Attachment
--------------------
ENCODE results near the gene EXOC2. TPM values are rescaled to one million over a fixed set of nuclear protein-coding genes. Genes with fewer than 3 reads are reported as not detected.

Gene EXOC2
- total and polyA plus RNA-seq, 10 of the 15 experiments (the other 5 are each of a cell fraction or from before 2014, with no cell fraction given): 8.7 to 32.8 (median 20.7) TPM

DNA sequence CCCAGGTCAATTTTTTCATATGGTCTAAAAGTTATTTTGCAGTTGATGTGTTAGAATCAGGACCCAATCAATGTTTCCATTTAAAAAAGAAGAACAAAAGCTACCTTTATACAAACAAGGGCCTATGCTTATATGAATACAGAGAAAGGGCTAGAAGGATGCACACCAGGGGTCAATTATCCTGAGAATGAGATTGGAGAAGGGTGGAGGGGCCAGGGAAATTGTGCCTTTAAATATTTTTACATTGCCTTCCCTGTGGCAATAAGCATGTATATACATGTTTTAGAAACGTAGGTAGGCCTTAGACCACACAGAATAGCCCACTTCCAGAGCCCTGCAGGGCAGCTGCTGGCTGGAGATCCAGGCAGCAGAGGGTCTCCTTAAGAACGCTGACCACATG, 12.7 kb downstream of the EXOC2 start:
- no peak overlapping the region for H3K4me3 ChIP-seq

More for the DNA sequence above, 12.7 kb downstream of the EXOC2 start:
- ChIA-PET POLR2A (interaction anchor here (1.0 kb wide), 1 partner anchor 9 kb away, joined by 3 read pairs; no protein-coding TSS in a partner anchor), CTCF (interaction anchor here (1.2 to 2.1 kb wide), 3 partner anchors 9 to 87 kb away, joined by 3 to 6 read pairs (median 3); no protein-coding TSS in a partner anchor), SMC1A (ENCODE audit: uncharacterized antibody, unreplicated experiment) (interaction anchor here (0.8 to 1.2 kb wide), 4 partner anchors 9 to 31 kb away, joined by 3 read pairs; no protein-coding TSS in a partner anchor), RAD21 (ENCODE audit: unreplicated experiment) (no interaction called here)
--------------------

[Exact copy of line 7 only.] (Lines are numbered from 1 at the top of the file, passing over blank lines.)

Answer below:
- ChIA-PET POLR2A (interaction anchor here (1.0 kb wide), 1 partner anchor 9 kb away, joined by 3 read pairs; no protein-coding TSS in a partner anchor), CTCF (interaction anchor here (1.2 to 2.1 kb wide), 3 partner anchors 9 to 87 kb away, joined by 3 to 6 read pairs (median 3); no protein-coding TSS in a partner anchor), SMC1A (ENCODE audit: uncharacterized antibody, unreplicated experiment) (interaction anchor here (0.8 to 1.2 kb wide), 4 partner anchors 9 to 31 kb away, joined by 3 read pairs; no protein-coding TSS in a partner anchor), RAD21 (ENCODE audit: unreplicated experiment) (no interaction called here)